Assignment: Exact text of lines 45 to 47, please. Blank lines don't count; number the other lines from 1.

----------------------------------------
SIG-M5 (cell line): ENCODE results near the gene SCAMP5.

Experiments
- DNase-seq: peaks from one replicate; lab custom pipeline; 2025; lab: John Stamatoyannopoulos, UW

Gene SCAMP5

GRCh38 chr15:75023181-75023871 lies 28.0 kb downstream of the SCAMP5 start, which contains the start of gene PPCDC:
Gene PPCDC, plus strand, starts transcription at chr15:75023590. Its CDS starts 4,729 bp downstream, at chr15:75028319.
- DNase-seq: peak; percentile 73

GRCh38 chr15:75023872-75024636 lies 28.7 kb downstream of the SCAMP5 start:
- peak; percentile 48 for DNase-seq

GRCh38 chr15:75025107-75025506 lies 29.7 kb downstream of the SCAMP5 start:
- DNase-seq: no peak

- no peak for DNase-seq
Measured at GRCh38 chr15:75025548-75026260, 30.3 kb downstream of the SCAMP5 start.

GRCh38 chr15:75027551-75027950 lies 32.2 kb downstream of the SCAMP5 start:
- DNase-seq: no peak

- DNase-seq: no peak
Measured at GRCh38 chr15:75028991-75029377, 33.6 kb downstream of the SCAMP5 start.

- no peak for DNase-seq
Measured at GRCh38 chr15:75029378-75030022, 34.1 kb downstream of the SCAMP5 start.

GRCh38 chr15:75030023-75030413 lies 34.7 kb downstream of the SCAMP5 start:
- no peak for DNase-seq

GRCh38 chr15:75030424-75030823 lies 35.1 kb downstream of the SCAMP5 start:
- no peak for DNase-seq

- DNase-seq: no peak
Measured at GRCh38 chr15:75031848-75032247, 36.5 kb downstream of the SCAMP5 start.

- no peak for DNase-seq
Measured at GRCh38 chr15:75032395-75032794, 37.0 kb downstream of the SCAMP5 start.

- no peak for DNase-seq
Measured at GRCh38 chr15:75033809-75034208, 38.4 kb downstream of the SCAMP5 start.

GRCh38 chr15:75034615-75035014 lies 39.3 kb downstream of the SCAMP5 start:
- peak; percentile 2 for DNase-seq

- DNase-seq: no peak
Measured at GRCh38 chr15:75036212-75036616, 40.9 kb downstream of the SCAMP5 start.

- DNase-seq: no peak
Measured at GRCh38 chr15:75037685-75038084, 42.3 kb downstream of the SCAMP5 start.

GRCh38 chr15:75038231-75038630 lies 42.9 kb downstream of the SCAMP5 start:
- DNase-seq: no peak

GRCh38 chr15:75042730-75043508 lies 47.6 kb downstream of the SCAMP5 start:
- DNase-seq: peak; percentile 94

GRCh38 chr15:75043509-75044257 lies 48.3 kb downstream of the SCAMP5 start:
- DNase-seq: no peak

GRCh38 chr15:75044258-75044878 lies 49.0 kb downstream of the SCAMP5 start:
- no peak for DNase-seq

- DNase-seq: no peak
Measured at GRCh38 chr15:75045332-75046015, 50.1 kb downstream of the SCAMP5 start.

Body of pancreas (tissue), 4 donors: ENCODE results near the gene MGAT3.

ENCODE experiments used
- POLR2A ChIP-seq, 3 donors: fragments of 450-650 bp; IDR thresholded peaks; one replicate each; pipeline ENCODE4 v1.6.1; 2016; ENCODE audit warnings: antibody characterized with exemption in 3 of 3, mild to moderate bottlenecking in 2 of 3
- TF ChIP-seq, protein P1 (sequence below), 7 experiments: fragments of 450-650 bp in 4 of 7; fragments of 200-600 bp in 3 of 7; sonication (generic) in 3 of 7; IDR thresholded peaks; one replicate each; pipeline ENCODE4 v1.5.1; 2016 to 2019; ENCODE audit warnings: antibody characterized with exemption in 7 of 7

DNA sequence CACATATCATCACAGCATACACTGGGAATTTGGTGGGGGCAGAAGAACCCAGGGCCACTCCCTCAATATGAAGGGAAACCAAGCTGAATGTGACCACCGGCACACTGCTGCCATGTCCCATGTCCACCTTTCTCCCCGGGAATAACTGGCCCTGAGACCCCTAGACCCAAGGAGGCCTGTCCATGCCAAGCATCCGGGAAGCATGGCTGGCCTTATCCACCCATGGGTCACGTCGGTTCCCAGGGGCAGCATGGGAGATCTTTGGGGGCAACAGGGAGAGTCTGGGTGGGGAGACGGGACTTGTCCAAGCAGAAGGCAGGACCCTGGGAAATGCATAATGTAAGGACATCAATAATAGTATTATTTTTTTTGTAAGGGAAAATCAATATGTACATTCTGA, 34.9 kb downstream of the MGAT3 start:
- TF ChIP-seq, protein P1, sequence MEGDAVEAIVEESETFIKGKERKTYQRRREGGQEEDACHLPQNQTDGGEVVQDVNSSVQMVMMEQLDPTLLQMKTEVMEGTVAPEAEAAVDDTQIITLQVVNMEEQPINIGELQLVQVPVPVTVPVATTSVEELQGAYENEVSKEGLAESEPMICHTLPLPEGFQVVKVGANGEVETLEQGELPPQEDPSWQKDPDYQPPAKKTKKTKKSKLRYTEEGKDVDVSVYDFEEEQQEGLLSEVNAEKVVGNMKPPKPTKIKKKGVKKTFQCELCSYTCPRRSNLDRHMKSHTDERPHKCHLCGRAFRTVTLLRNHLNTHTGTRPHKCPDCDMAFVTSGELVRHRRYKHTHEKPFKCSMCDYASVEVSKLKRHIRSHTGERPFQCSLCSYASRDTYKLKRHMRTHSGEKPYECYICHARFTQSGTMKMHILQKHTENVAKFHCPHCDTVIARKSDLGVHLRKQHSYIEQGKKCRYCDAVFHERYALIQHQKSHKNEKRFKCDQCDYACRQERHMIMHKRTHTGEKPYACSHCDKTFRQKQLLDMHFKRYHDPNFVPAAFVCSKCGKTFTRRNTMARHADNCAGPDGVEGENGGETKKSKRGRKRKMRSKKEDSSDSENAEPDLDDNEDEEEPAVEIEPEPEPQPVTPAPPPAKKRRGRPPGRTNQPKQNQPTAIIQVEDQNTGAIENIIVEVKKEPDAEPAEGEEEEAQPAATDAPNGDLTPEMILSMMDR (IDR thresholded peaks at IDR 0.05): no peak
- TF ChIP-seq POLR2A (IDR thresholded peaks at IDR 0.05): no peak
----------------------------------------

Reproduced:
Measured at GRCh38 chr15:75045332-75046015, 50.1 kb downstream of the SCAMP5 start.

Body of pancreas (tissue), 4 donors: ENCODE results near the gene MGAT3.

ENCODE experiments used